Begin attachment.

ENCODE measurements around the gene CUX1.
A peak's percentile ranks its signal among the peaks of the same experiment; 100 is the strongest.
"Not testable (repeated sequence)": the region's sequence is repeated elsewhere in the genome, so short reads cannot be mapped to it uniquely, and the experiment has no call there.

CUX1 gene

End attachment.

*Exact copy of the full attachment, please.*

ENCODE measurements around the gene CUX1.
A peak's percentile ranks its signal among the peaks of the same experiment; 100 is the strongest.
"Not testable (repeated sequence)": the region's sequence is repeated elsewhere in the genome, so short reads cannot be mapped to it uniquely, and the experiment has no call there.

CUX1 gene